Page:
Rating: 4/5Taylor Kirk’s voice can deftly sway between ephemeral beauty and impending doom; and as their frontman’s vocals go, so goes gothic-tinged Canadian folk-bluesmen Timber Timbre. Ever since the band’s 2009’s self-titled breakthrough—which followed two self-released records that hadn’t yet settled into a distinctive style—Timber Timbre has quietly cornered the market on creepy-cool, their foreboding sound conjuring swampy, macabre imagery as readily as it does smoky, red-lit nightclubs. This mixture of classy and cobwebs, of dapper and dank, falls more in line with Cajun than Canuck, but nevertheless it got the band shortlisted for Canada’s Polaris Prize in 2011 for their winkingly-titled Creep On Creepin’ On. With Hot Dreams, the stakes are raised, as there’s no more slithering under the radar for this brooding quintet.
Hot Dreams showcases a return to the sparse, slinking instrumentation found on Timber Timbre. For as breathtakingly uncanny as the lusher instrumental flourishes of Creep On Creepin’ On were, an argument could be made that they diverted attention away from the band’s absolute strength: Kirk’s velvety baritone croon. Hot Dreams still sidles through eerie wordless interludes, most notably on the backend of ominous opener “Beat the Drum Slowly” and the entirety of both the brief interlude “Resurrection Drive II” and instrumental closer “The Three Sisters” (which, when it’s not injecting ‘80s crime-drama saxophone, delves into the kind of fluttering industrial distortion that calls to mind Tobe Hooper’s The Texas Chain Saw Massacre). But on the whole, Kirk stays front and center on this album, clutching (at least in my imagination) an oversized vintage microphone, his lyrics pouring forth as unnervingly as the overall mood.
The title track may be the best example of this. The tune itself is sleepy and slow, drifting along like so many listless lounge acts before it. But then Kirk, who channels just a hint of Roy Orbison as he sings about wanting to be a champion in his lover’s eyes, subtly subverts the faux saccharine tone with the line “I want to follow, follow through/ On all of my promises and threats to you, babe.” The thin line between love and hate is further highlighted when he sings, “I wanna take, I wanna take, I wanna take/ Take all of your air.” It’s a song where daydreams and nightmares are literally interchangeable, from a band who uses the same approach with themes of life and death.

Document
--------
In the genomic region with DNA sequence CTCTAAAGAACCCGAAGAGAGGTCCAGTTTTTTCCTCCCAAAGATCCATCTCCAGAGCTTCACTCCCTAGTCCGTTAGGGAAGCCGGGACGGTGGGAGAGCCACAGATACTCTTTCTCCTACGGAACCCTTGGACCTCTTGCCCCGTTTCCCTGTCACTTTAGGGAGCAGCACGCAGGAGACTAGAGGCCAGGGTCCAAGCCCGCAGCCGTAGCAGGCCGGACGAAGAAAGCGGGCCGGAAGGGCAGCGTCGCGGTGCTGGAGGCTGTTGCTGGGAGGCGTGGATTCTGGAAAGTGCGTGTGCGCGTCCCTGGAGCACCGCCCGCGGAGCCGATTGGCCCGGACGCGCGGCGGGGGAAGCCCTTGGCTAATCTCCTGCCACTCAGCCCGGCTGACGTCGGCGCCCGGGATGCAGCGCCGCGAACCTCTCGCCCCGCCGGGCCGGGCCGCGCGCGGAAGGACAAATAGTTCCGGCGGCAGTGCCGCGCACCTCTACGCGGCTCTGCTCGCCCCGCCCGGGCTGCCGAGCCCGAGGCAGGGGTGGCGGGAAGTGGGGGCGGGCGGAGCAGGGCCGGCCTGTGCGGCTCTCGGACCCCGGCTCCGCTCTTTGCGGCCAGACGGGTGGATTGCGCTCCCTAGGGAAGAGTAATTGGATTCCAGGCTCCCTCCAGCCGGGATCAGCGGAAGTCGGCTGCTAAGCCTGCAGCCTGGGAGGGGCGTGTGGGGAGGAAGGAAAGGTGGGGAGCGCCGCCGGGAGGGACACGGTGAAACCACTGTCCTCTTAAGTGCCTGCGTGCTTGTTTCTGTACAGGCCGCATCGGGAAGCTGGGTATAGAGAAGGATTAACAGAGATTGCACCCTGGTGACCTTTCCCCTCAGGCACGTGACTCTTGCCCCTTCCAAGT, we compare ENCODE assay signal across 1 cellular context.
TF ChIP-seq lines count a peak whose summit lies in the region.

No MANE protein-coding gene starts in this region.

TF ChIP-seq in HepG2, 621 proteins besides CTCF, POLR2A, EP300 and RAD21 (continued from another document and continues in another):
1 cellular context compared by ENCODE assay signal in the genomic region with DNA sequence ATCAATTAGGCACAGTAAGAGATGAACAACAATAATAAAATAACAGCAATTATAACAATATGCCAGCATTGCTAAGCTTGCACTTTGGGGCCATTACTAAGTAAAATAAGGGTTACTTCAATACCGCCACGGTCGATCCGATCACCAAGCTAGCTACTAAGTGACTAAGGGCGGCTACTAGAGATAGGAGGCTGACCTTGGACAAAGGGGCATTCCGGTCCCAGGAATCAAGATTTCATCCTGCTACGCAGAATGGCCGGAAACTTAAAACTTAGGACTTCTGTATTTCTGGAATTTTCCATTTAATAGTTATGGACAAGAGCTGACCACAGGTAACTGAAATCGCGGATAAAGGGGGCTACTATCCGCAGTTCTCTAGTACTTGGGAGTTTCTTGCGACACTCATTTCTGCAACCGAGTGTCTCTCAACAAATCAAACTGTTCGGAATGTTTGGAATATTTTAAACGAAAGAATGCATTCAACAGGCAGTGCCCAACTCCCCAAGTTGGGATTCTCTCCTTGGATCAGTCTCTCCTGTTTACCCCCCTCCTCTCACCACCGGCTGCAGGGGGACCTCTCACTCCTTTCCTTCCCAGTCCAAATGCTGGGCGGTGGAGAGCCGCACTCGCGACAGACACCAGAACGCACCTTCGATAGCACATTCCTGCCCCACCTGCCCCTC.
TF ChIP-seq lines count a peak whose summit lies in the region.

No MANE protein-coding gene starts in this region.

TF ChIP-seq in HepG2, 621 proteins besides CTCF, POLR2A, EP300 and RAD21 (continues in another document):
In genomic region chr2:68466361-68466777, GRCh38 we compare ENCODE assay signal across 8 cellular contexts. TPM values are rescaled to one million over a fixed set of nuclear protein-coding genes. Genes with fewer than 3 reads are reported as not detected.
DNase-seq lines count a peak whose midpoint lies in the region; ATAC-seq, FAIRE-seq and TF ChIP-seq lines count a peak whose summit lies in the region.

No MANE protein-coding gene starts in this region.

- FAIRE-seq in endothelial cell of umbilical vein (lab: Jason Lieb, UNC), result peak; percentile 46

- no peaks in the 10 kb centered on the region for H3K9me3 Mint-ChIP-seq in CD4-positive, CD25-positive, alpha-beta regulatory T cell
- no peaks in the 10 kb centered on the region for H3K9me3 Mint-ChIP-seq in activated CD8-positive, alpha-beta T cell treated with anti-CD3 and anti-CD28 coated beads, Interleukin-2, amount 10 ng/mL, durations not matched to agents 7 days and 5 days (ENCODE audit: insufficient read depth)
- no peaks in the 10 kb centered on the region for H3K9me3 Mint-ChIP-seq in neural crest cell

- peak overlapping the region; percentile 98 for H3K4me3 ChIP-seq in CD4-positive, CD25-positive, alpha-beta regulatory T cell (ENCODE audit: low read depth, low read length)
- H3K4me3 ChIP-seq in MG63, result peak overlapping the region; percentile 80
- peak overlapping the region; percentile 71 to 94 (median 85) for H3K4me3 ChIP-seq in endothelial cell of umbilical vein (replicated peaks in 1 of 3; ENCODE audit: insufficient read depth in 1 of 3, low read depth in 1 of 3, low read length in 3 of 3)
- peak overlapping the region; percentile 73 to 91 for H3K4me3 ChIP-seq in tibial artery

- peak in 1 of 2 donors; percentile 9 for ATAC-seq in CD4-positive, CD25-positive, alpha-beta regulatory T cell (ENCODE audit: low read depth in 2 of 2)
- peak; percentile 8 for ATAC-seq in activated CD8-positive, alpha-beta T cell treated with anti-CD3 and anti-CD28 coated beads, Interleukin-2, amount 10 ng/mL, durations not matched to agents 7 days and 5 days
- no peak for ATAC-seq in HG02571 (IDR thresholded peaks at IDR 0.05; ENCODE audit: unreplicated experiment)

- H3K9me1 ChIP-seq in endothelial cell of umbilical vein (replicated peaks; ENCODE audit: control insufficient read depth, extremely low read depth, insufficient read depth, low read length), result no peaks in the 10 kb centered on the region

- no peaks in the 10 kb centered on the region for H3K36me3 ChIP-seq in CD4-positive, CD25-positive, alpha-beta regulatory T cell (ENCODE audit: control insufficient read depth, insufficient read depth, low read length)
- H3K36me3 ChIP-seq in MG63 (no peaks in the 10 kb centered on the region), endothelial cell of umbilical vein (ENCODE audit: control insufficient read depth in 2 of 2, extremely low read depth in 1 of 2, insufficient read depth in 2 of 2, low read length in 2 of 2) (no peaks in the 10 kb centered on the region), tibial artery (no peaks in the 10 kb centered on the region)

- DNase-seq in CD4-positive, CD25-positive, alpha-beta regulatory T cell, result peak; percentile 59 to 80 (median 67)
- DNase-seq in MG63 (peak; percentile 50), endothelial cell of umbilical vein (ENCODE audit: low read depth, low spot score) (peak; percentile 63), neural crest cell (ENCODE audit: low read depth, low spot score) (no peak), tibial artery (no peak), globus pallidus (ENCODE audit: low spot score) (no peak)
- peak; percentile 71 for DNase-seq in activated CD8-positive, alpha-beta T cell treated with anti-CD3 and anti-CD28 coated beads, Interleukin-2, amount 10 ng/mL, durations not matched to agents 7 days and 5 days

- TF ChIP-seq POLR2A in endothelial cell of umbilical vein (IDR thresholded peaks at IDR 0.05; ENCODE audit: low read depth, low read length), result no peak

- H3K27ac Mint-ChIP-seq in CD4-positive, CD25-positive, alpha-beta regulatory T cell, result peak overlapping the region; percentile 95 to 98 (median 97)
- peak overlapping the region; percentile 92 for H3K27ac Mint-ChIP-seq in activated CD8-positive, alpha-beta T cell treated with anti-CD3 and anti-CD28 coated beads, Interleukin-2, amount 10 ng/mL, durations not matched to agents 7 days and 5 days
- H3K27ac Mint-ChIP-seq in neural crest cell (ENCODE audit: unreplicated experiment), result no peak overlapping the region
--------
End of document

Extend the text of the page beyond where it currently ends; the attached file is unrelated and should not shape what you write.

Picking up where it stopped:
For all this glorification of Kirk’s larynx, that’s not to say the music itself isn’t also crucial. “Curtains!?” highlights this, as quavering guitar befitting David Lynch joins shrieking keys and shifty bass to dig down into one of Hot Dreams’ deepest grooves. But portentous instrumentals are ultimately the ground that allows the form of Timber Timbre’s stark songwriting to rise up. In “Run from Me,” we’ve got perhaps the most striking example of gentle vocals paired with menacing lyrics. As Kirk sweetly sings, “Run from me, darling/ Run, my good wife/ Run from me, darling/ You better run for your life,” the recurring theme of violent passion comes to a head. First paired with only a tender bed of piano chords, “Run from Me” opens up with gentle guitar strums and Kirk repeating the command “run,” until building strings and soaring soprano wails (reminiscent of the “Star Trek” TV theme, oddly enough) add what amounts to almost a satirical vibe until the whole thing blows open into another shambling groove.
Meanwhile, “The Low Commotion” employs strings from the outset and then sparks into driving staccato piano chords after Kirk sings the characteristically passion-threat line “You turned me on/ Then you turned on me.” In “The New Tomorrow,” the steady tempo drops midway through as Kirk’s voice is multi-tracked into a choral swell as he intones “Yes, we see the body/ Of my love.” As with most Timber Timbre songs, there’s vivid imagery here too, as Christian mystic X-ray vision is at one point invoked. But lest Kirk too often directly addresses lovers he also seemingly throbs with desire to kill, “Bring Me Simple Men” speaks condescendingly to a band of brothers as only an alpha male can.
Hot Dreams won’t dazzle you the first time through, especially if you’re more attuned to the accessibly haunting moments found within the preceding Creep On Creepin’ On. Instead, Timber Timbre’s latest will slowly seep into your bloodstream until you’ll want nothing more than to set it on repeat and again listen to Kirk croon about murderous love.